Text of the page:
Air monitoring using real-time instruments that look for volatile organic compounds continue to show no detections in ambient air along the Yellowstone River.
Additionally, six air samples were collected for a 24-hour period at several outdoor locations along the Yellowstone River. These samples were sent to the laboratory for analysis, and all results are posted here. The data show that there continues to be no public health concerns resulting from the release of oil into the river. Two compounds (naphthalene and methylene chloride) were detected at concentrations slightly above the levels used to evaluate potential human health risks. However, naphthalene concentrations are similar to concentrations in the area prior to the spill and methylene chloride is not a compound associated with the oil spill. No other compounds were detected above levels which could pose a risk to human health.
Surface water sampling conducted by EPA and DEQ between Laurel and Miles City, Montana indicates there are no petroleum hydrocarbons above drinking water standards in that region. Six surface water samples were collected in the days after the spill to determine the amount of petroleum-related compounds that may be present in the river water. Samples were tested for volatile organic compounds (VOCs), semi-volatile organic compounds (SVOC), extractable petroleum hydrocarbons (EPH), and volatile petroleum hydrocarbons (VPH).
The results of river water analysis are consistent with a release to a rapidly flowing river in that no petroleum-related compounds were identified.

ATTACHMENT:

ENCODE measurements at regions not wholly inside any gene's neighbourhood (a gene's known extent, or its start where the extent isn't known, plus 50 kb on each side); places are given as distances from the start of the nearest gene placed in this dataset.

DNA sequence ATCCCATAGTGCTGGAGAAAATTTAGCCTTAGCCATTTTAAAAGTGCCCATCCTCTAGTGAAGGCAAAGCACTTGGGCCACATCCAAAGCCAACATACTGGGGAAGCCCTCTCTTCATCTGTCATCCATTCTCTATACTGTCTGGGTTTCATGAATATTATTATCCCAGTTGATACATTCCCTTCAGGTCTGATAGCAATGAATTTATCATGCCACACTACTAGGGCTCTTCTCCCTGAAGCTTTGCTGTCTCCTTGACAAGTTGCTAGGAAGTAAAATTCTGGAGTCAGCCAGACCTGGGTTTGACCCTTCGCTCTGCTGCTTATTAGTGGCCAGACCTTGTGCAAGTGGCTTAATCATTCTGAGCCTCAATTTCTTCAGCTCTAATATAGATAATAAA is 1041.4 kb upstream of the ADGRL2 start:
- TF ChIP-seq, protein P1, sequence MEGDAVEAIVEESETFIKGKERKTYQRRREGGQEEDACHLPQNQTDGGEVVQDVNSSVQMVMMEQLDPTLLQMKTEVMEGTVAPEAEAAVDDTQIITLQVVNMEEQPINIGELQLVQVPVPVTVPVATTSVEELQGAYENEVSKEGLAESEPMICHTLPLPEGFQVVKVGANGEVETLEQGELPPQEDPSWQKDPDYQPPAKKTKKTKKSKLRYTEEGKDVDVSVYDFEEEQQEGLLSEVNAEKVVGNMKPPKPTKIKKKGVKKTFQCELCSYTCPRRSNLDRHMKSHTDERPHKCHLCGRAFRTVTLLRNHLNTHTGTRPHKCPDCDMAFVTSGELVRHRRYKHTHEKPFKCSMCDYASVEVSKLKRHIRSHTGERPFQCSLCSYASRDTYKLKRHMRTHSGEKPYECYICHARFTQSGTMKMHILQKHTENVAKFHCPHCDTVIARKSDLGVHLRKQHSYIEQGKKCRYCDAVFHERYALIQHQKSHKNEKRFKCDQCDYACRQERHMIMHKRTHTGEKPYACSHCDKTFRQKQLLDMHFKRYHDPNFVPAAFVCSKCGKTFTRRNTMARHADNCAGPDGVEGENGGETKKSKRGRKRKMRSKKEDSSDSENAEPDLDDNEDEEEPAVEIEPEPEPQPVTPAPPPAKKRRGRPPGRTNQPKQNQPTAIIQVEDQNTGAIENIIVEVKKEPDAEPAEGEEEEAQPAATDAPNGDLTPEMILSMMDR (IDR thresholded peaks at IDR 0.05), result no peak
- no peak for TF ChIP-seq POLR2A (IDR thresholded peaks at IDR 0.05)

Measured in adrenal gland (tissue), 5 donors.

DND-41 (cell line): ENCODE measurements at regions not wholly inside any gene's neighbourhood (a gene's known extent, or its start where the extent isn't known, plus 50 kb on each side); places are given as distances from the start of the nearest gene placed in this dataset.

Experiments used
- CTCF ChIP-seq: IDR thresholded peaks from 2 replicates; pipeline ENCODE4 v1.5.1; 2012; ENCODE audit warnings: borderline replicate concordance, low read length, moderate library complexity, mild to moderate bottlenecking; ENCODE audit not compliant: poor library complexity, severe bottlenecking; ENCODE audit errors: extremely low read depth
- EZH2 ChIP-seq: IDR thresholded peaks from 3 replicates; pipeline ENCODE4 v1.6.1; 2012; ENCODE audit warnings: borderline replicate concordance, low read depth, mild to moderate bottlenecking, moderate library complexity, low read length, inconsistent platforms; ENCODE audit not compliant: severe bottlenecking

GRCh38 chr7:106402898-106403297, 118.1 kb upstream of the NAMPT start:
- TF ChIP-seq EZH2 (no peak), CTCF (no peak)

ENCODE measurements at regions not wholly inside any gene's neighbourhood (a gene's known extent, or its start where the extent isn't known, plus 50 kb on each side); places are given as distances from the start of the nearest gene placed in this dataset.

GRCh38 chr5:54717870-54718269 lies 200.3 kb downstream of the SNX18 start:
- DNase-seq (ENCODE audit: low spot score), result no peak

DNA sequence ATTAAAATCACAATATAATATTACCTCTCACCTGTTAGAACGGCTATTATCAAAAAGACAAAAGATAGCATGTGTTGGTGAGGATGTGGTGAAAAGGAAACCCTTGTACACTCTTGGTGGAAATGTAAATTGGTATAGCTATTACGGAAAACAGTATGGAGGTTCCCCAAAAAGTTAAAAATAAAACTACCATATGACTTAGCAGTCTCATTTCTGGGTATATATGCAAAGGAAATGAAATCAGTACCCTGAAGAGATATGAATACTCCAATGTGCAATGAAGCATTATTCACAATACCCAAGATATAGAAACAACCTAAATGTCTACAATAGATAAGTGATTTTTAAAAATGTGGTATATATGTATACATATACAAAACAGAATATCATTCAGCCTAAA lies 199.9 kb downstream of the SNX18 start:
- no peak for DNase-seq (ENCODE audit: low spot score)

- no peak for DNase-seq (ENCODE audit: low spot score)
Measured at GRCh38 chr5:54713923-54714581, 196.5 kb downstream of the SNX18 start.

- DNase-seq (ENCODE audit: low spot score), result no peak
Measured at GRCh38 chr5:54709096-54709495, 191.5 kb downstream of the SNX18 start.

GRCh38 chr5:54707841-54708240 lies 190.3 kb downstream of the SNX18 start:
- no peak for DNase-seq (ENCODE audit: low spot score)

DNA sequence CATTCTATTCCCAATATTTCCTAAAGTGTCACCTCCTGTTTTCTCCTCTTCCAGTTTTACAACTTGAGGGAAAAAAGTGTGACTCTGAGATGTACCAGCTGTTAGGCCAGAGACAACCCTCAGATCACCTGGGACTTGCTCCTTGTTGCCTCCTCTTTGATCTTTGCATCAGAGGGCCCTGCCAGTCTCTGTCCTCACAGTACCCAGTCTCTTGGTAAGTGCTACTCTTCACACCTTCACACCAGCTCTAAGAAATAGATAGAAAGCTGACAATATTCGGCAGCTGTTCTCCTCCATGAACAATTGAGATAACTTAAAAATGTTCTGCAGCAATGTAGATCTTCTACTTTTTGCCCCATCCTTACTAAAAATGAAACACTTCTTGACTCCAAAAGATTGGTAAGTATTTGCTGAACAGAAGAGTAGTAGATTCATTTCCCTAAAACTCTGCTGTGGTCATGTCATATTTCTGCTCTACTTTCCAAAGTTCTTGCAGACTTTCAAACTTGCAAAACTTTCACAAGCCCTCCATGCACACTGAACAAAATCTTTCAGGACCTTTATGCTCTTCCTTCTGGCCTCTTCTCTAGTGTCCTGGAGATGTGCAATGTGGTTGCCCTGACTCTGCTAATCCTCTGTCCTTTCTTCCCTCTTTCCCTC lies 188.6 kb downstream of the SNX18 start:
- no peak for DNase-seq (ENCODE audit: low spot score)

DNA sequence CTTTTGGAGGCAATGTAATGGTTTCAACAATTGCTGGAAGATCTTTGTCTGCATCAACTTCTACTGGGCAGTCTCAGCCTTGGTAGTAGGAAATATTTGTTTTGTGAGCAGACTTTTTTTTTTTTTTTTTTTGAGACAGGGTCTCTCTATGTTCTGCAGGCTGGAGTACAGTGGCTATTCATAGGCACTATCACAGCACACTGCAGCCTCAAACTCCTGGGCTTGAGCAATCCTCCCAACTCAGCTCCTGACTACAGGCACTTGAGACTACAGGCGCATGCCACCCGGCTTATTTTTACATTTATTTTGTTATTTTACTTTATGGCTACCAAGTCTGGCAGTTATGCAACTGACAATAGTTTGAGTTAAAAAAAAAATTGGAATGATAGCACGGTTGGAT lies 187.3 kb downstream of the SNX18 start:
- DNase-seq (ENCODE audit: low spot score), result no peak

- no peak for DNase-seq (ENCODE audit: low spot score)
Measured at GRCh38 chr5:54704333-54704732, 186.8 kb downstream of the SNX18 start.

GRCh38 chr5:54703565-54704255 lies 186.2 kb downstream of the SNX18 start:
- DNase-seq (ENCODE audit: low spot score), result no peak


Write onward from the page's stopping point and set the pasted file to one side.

A total of 33 drinking water samples were collected from private residences along the Yellowstone River in the days following the spill. These samples were collected to verify that private wells were not impacted by the spill. The samples were analyzed for constituents of concern related to the crude oil release.
Only one compound in one drinking water sample was detected. This sample was from a well known to be installed in a contaminated groundwater plume associate with an identified EPA Superfund site. This compound (trichloroethylene) is not associated with petroleum products.
In addition, 14 samples were collected from irrigation wells on private property. These samples were collected to verify that these groundwater irrigation wells were not impacted by the spill. The samples were analyzed for constituents of concern related to the crude oil release.No compounds of concern were detected in any of the irrigation wells samples.
EPA and the Montana Department of Environmental Quality (DEQ) conducted sediment sampling in areas impacted by the oil spill. Samples were collected from submerged sediments near the shorelines where there was visible oil up to two weeks after the spill occurred. These samples were collected to determine the amount of petroleum hydrocarbons that might have ended up in river sediments due to the violent mixing of the water column during the flooding. These sampling results are an important part of evaluating where the crude oil ended up in the environment and how it may breakdown due to natural processes. Samples were tested for volatile organic compounds (VOCs), semi-volatile organic compounds (SVOC), extractable petroleum hydrocarbons (EPH), and volatile petroleum hydrocarbons (VPH).
Maps of sampling locations
EPA initially posted our sampling locations and results using the maps
below. We have since upgraded our data posting capabilities but are
providing these original maps for historical purposes.
Map of air sampling locations
Map of Benzene sampling locations
Map of Ethylbenzene sampling locations
Public questions: 303‑312‑6015, 8 a.m.–4 p.m. MT weekdays.
Exxon Claims Questions:
ExxonMobil Community Outreach:
2345 King Avenue West, Suite B
Billings, MT 59102
Monday - Friday 10 a.m. - 2 p.m.
U.S. Fish and Wildlife Hotline:
To report a spill: National Response Center (NRC), 800‑424-8802